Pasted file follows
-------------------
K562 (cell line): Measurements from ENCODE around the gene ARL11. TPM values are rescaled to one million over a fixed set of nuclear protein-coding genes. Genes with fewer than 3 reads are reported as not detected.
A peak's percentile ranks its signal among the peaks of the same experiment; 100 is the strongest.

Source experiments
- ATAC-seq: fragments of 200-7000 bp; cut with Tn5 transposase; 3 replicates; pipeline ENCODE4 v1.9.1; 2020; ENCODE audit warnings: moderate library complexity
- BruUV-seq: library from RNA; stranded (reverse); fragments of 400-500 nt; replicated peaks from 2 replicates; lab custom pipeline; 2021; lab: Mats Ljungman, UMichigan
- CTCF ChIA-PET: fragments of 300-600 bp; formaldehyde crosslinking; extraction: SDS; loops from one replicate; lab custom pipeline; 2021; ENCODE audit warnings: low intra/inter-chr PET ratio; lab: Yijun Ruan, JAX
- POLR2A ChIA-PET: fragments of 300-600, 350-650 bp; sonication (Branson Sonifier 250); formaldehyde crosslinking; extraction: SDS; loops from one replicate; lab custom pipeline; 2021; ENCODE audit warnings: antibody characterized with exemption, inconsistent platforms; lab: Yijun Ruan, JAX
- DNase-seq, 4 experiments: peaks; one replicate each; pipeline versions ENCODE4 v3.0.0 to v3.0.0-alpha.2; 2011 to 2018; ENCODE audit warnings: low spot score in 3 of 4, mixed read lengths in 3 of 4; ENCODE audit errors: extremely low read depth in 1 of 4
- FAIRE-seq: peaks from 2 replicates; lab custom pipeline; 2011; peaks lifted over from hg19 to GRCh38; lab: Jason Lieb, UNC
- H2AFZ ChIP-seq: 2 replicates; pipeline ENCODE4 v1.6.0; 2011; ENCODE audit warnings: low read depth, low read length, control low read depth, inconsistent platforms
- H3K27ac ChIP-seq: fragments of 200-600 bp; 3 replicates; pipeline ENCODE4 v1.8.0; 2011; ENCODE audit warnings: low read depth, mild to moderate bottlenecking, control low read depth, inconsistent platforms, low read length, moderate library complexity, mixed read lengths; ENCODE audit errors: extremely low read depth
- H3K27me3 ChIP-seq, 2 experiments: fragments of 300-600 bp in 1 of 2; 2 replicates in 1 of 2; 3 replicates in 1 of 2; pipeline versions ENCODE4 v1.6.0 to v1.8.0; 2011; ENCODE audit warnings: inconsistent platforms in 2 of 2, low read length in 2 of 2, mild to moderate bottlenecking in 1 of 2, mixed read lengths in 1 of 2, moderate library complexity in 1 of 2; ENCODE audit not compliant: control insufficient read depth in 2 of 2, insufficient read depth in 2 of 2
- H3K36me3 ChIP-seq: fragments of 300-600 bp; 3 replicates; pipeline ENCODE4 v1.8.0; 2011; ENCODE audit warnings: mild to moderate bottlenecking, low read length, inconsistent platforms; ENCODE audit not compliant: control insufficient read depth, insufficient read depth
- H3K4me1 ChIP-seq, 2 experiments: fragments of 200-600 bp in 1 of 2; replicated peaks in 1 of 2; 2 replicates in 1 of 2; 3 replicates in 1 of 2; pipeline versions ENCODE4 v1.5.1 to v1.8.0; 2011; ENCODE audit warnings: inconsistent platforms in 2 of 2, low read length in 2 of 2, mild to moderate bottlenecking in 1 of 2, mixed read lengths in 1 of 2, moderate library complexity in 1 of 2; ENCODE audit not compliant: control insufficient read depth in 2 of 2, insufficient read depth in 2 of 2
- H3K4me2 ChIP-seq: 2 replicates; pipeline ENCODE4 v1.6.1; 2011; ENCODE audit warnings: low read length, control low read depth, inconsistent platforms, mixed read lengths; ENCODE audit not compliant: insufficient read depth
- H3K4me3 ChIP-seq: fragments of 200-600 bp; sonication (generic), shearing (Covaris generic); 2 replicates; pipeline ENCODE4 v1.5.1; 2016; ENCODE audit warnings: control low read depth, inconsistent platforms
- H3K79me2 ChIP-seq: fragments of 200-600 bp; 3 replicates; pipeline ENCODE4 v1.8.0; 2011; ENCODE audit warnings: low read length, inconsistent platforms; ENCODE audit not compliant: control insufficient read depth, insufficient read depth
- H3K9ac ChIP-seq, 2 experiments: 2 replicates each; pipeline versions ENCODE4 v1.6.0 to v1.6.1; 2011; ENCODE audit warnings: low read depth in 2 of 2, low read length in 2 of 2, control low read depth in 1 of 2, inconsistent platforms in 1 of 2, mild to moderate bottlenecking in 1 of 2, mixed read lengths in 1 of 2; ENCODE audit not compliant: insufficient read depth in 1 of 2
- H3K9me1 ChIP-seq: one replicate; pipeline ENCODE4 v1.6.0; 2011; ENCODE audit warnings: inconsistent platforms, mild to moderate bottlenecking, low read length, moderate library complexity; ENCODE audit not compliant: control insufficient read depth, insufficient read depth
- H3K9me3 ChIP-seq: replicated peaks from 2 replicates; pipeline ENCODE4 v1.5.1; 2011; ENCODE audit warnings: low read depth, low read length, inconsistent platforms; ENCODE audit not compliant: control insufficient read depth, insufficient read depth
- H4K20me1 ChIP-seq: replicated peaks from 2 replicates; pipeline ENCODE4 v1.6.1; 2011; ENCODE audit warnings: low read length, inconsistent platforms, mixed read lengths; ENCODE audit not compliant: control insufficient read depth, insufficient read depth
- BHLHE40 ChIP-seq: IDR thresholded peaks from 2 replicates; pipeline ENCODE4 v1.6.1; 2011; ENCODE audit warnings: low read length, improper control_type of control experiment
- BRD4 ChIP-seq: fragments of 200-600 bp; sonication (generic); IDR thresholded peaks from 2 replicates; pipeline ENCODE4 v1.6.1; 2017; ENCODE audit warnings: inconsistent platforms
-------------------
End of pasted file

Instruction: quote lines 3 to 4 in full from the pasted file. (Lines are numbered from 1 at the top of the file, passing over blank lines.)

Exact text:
Source experiments
- ATAC-seq: fragments of 200-7000 bp; cut with Tn5 transposase; 3 replicates; pipeline ENCODE4 v1.9.1; 2020; ENCODE audit warnings: moderate library complexity